A further object is to provide a potential tap device including an anchoring band which, when used in conjunction with a plastic molded instrument transformer, will put the plastic housing of the transformer in compression and will spread the mechanical stresses of tapping around the periphery of the housing.
A still further object of this invention is to provide a potential tap device which does not require a separate female threaded member for tapping purposes.
Yet another object is to provide a potential tap device in which most of the anchoring band is covered with an 3,146,053 Patented Aug. 25, 1964 ice insulating coating which is penetrated by the self tapping screw which penetrates the cable conductor.
FIGURE 1 is a perspective illustrating the potential tap device of this invention mounted to a stranded cable.
FIGURE 2 is a cross section taken through line 2-2 of FIGURE 1.
FIGURE 3 is a plan view of the member from which the band is formed.
FIGURE 4 is a side elevation of the band of FIGURE 3 looking in the direction of arrows 4-4 of FIGURE 3.
FIGURE 5 is an end view of an instrument transformer having the potential tap device of this invention mounted thereto.
FIGURE 6 is a plan view of the combination illustrated in FIGURE 5.
FIGURE 7 is a side elevation of the combination illustrated in FIGURE 5.
FIGURE 8 is a plan view of a band forming membe having an insulating covering.
FIGURE 8A is a side elevation of the band of FIG. 8.
FIGURE `9 is an end view of the instrument transformer of FIGURES 5-7 with a power tapping device including the anchoring band of FIGURES 8 and 8A.
Now referring to the figures and more particularly to FIGURES 1-4, potential tap device 10 comprises band 11 which surrounds insulated cable 12, tapping means comprising screw 13 mounted to band 11, and take-ott means comprising terminal connector 14 also mounted to band 11.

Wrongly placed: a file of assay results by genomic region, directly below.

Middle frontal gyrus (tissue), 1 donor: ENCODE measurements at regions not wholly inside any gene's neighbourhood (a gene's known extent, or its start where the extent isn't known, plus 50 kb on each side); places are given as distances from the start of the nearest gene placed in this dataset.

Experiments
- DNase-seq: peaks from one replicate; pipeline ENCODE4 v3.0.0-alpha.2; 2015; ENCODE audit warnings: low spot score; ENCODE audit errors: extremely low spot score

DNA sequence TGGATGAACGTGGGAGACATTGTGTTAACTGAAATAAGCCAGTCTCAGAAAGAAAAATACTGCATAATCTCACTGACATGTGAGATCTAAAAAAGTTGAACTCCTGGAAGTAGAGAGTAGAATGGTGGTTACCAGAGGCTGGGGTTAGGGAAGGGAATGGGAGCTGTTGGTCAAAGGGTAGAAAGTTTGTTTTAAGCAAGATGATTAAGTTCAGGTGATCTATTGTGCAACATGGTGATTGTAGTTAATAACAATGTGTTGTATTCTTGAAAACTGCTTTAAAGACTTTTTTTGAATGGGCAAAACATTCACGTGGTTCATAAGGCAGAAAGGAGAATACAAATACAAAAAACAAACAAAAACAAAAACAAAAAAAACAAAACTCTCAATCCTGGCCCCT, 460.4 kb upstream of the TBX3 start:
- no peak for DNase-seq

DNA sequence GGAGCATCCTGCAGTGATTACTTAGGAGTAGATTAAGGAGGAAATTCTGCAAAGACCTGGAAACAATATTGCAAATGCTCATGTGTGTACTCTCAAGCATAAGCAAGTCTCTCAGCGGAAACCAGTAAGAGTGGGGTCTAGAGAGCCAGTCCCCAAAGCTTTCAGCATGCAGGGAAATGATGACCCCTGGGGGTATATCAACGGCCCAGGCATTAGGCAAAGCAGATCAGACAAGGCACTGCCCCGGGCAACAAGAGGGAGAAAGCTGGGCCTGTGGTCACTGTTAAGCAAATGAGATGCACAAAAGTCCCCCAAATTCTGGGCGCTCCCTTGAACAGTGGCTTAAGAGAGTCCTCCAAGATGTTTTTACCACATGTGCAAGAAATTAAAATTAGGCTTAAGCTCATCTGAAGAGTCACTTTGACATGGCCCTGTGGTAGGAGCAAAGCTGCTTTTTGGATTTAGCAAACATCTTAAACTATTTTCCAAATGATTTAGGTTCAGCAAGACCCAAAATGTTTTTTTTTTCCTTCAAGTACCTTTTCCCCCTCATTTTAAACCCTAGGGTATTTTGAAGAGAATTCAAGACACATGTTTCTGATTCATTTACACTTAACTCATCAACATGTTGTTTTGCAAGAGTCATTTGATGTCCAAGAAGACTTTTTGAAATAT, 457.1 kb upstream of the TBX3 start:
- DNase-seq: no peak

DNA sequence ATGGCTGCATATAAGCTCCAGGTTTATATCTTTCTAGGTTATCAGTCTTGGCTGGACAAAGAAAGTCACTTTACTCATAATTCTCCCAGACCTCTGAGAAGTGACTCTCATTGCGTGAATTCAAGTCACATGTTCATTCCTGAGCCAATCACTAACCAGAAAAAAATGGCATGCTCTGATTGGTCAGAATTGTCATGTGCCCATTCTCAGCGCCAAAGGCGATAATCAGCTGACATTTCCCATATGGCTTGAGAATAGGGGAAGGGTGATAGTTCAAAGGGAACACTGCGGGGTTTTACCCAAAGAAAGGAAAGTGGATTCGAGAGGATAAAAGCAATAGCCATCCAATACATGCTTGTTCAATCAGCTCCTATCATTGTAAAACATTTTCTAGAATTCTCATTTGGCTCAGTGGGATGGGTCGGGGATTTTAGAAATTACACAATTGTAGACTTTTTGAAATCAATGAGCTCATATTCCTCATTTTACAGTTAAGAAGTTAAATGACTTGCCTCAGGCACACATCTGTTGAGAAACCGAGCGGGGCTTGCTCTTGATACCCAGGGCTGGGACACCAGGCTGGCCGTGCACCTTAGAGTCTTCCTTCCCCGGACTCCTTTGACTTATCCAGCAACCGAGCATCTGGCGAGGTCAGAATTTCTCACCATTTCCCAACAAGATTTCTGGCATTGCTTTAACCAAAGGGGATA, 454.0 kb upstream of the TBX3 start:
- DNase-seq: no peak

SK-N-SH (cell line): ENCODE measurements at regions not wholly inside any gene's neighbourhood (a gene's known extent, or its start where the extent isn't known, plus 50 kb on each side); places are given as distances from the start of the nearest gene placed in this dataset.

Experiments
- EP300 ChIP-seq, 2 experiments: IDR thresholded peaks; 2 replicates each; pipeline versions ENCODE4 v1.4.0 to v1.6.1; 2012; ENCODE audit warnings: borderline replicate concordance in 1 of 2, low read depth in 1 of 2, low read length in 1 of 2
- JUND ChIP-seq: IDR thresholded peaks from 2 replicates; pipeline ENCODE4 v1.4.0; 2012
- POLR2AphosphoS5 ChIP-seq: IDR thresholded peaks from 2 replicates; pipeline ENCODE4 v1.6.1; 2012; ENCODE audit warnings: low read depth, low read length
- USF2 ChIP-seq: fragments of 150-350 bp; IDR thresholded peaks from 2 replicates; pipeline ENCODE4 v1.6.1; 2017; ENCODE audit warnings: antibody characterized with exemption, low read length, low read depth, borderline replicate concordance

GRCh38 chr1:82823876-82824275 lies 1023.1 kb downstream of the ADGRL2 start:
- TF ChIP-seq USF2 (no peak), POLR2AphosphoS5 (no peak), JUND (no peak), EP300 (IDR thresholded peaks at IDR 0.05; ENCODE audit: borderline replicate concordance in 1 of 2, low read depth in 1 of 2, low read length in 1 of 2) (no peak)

Band 11 is constructed of an elongated strip 25 (FIGS. 3 and 4) preferably comprised of a non-magnetic metal such as stainless steel. Strip 25 is provided with a plurality of apertures 15 spaced along the longitudinal axis. The left end of strip 25 is provided with an overlying portion 16 to which connector 14 is mounted. Apertures 15 are provided so that the size of band 11 can be readily adjusted so as to be compatible with the size of the cable to which potential tap device 10 is mounted.
Tapping means 13 is comprised of a self-tapping pointed screw, preferably a sheet metal screw.
Potential tap device 10 is installed by placing strip 25 over cable 12 and drawing it into the form of band 11 with portions of strip 2S overlapping so that two of the apertures 15 are in alignment. Screw 13 is then entered into the aligned apertures and rotated. Screw 13 is closely iitted to apertures 15 so that the rotation of screw 13 will cause it to be tightly gripped by band 11. This rotation also causes the tip of screw 13 to iirst penetrate the insulation covering 17 of cable 12 and thereafter enter between the strands 18 which comprise the cable conductor.